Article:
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If you have example.com written in British English and then an HREFLang alternate of example.com/en-gb/, so both pages have exactly the same copy in the same language.

With the correct technical set up with the HREFLang including return links and x-default.

Would this run the risk of being seen as duplicated content?

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  • I would tailor some aspects of the GB version from a UX perspective just to offer a unique experience. As far as duplicate content concerns, you'll be fine. HoldOffHunger presents Google's official guidelines, and I agree with him that your approach looks just fine. Aug 10 at 18:09
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For Google, you will not have any issues, as long as you are using the hreflang attribute, as you described. Source: Google: Tell Google about localized versions of your page.

Add <link rel="alternate" hreflang="lang_code"... > elements to your page header to tell Google all of the language and region variants of a page. This is useful if you don't have a sitemap or the ability to specify HTTP response headers for your site.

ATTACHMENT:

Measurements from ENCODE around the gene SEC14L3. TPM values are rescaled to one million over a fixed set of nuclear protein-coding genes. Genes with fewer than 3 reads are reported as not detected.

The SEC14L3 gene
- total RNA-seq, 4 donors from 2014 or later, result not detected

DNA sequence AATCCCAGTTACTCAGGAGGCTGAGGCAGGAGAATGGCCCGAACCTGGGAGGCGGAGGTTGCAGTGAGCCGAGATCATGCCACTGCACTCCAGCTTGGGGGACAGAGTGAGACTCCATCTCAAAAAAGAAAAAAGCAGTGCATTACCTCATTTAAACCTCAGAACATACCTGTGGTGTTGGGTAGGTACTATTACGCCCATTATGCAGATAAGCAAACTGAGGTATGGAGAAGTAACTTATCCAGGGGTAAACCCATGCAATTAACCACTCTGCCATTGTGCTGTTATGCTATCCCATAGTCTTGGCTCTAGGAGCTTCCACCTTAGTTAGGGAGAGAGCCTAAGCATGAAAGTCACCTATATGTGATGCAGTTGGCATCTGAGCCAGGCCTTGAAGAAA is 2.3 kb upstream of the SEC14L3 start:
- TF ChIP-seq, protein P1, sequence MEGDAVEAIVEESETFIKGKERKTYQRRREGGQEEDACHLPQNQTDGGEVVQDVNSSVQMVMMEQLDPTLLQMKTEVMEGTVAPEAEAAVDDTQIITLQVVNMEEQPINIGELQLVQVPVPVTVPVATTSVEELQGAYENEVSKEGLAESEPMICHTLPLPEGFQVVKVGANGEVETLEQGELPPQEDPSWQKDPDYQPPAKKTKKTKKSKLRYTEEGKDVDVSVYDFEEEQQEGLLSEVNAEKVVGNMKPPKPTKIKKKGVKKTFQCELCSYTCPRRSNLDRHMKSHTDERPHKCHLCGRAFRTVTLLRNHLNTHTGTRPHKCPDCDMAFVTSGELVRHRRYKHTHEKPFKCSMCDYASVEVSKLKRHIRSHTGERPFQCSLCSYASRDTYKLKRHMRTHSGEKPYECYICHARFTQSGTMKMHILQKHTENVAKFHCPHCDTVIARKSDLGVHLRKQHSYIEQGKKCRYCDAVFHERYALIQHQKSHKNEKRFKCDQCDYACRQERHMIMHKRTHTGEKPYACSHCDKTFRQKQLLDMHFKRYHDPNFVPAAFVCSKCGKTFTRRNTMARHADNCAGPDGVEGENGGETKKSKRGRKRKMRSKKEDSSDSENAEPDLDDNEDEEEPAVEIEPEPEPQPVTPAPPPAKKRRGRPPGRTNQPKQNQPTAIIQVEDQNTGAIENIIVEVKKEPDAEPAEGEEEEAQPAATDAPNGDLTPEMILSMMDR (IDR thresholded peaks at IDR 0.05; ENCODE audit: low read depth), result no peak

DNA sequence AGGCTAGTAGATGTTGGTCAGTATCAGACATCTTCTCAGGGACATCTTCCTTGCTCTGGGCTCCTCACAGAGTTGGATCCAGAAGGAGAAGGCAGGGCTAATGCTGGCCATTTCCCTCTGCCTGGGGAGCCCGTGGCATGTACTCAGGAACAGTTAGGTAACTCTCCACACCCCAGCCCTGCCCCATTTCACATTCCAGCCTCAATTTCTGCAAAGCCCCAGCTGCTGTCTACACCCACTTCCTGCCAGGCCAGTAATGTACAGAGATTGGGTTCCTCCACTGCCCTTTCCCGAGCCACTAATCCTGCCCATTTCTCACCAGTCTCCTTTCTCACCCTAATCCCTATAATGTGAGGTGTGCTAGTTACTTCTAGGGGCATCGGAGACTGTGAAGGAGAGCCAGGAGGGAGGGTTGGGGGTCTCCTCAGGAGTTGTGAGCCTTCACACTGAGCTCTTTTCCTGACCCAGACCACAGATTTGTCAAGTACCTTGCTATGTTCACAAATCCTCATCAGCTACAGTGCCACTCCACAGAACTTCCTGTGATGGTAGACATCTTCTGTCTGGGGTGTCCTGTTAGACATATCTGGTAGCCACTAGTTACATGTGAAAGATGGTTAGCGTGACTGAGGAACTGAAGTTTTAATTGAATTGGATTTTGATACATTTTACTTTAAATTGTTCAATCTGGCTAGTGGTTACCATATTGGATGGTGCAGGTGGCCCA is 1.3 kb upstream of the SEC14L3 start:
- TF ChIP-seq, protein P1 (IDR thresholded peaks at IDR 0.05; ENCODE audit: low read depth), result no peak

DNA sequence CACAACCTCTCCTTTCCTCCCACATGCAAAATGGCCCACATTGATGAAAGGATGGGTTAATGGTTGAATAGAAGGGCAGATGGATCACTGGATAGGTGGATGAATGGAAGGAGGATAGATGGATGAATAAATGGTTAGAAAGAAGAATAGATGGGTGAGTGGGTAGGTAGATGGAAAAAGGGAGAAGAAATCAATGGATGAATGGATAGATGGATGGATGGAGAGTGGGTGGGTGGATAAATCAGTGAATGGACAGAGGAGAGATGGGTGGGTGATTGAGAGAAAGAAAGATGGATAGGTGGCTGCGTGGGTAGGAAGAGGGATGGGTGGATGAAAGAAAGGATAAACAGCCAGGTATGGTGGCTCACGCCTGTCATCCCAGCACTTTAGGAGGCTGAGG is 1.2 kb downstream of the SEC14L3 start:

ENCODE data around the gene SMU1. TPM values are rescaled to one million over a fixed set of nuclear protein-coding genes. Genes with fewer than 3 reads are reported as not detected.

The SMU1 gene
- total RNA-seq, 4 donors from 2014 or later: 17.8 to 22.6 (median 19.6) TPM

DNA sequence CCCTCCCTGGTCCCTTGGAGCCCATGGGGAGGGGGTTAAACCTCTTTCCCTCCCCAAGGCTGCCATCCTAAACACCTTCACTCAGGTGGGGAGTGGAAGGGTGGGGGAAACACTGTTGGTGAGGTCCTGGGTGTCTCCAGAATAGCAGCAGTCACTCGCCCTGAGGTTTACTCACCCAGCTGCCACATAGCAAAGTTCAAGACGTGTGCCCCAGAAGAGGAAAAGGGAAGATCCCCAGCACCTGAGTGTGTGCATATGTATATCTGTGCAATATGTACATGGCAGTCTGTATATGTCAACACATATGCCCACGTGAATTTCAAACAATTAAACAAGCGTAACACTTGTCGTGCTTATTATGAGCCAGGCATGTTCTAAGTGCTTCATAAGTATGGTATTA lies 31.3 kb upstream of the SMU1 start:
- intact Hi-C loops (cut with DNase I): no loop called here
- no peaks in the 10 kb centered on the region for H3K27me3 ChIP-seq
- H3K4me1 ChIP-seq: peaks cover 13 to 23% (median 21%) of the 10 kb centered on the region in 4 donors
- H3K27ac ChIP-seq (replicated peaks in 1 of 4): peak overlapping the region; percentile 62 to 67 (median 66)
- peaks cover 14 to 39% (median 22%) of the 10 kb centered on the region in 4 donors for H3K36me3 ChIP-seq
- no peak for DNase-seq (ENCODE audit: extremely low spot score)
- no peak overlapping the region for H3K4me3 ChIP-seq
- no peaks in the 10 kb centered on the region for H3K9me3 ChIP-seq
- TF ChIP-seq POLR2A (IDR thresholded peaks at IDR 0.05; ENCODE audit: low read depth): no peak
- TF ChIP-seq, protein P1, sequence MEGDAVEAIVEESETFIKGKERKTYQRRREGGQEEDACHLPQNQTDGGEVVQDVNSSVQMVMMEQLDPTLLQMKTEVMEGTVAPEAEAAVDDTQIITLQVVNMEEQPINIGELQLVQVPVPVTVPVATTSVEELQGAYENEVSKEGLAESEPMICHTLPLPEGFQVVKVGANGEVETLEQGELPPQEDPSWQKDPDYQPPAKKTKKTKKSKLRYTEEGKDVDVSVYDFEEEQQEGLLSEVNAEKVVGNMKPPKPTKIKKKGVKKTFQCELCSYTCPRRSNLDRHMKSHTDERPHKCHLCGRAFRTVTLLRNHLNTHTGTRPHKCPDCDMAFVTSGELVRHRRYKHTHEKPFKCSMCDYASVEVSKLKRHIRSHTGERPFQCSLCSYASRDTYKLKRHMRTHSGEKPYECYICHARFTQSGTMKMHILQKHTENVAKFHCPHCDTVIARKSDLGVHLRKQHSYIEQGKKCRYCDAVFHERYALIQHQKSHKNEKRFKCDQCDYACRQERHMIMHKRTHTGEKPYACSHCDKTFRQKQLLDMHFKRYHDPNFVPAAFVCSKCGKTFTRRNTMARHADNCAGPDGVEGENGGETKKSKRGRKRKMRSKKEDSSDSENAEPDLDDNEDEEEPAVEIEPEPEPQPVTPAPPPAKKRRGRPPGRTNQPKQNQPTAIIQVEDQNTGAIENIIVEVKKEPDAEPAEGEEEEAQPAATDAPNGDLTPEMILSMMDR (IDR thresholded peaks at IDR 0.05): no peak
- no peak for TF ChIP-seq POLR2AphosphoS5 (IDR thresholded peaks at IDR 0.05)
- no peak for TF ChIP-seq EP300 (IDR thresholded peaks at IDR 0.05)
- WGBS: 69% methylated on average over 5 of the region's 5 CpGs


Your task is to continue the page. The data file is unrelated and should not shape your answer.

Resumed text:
Each variation of the page should include a set of elements in the element, one link for each page variant including itself. The set of links is identical for every version of the page. See the additional guidelines.

Here is the syntax of each link element:

<link rel="alternate" hreflang="lang_code" href="url_of_page" />

The link above provides two other methods, using headers and a sitemap, to accomplish the same objective, but your hreflang approach looks good.

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